The pattern of changes in the physicochemical properties of wood, and its relationship with fungal succession during decomposition of coarse woody debris (CWD) of beech (Fagus crenata Blume) were investigated. In total, 47 snags and 66 logs were assigned to a system of five decay classes, and were used for analysis of the decomposition process. The decomposition process consists of two phases characterized by their dominant organic chemical constituents. In the first phase (decay class 1-3), acid-unhydrolyzable residue (AUR) and holocellulose decreased simultaneously. In the second phase (decay class 3-5), holocellulose decayed selectively. Fruiting bodies of ten fungal taxa occurred frequently on decomposing logs and/or snags. These fungi were divided into early and late colonizers according to their occurrence during CWD decomposition. The relationship between fungal community composition and the physicochemical properties of CWD was analyzed by canonical correspondence analysis (CCA). According to the Monte Carlo permutation test, decay class, water content, and type of CWD (log or snag) significantly affected the fungal community structure. Our results suggested that white-rot basidiomycetes, especially Omphalotus guepiniformis, play a central role in the simultaneous decomposition of AUR and holocellulose in the first phase of decomposition. On the other hand, fungal taxa occurring in the second phase of decomposition may not be responsible for the decomposition of holocellulose. Three possible mechanisms of holocellulose decomposition and AUR accumulation in the second phase of decomposition are proposed and discussed.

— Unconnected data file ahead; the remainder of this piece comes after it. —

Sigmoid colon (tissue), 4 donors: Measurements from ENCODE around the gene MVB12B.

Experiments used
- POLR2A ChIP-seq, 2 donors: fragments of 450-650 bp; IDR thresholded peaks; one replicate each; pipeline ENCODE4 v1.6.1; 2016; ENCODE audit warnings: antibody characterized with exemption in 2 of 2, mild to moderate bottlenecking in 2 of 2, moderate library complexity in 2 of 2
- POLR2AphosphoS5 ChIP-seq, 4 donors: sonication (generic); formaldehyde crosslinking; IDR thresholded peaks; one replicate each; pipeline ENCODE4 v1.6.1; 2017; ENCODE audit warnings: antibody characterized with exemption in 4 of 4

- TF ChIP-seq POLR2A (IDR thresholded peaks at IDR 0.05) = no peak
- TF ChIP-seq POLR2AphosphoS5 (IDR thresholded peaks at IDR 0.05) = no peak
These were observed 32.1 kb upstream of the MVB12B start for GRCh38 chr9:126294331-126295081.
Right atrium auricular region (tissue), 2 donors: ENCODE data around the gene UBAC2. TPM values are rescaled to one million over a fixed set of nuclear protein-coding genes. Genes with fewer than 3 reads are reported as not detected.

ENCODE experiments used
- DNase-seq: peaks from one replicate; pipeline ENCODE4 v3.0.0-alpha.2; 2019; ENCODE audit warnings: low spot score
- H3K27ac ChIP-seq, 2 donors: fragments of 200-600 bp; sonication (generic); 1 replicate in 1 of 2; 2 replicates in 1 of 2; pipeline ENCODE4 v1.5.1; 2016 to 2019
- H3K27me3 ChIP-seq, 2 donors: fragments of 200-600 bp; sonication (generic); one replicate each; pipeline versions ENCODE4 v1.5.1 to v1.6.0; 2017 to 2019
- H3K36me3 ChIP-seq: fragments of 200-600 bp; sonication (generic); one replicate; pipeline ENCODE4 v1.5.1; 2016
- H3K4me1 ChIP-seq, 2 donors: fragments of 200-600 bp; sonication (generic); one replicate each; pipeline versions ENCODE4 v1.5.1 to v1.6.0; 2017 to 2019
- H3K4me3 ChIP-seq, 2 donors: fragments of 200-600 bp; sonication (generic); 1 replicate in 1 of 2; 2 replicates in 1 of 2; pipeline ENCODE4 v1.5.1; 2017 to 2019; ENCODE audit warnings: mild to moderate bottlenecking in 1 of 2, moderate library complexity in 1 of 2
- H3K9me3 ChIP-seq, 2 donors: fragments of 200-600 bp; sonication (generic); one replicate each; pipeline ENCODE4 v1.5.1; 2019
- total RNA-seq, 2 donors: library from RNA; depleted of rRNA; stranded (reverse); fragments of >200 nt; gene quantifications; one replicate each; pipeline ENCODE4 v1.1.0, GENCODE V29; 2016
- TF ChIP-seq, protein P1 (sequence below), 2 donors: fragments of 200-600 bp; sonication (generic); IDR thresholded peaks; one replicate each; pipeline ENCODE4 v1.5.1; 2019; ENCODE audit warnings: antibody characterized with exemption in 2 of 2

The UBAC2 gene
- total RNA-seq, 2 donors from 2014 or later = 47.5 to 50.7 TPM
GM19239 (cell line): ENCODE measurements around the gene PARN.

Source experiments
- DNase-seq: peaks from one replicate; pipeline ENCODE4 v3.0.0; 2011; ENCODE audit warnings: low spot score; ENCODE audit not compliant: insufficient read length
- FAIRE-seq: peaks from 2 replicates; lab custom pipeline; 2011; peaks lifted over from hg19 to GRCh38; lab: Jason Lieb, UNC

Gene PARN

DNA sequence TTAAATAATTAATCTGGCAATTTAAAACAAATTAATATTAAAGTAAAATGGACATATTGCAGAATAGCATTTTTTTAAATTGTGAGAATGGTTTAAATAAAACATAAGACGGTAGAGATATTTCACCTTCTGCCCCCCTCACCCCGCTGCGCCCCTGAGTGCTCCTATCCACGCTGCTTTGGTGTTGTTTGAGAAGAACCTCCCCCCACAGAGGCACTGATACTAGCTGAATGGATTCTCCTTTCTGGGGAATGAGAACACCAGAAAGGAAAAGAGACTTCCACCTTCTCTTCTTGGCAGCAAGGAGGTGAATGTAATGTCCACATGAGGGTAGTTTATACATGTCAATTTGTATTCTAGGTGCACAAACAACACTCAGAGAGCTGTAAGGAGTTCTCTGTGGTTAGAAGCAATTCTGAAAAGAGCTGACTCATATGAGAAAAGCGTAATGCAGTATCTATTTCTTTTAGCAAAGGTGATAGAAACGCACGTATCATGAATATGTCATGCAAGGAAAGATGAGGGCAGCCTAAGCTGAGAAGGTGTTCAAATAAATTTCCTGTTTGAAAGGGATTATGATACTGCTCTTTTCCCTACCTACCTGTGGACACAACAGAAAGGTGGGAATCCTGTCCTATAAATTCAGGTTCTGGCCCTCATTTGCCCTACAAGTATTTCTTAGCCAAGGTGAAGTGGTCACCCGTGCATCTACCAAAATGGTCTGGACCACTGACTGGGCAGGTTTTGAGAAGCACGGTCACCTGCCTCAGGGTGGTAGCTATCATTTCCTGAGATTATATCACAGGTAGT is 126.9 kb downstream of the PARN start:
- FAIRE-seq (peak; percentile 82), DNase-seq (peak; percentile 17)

- Acid-unhydrolyzable residue (AUR)
- Dead wood
- Fungal succession
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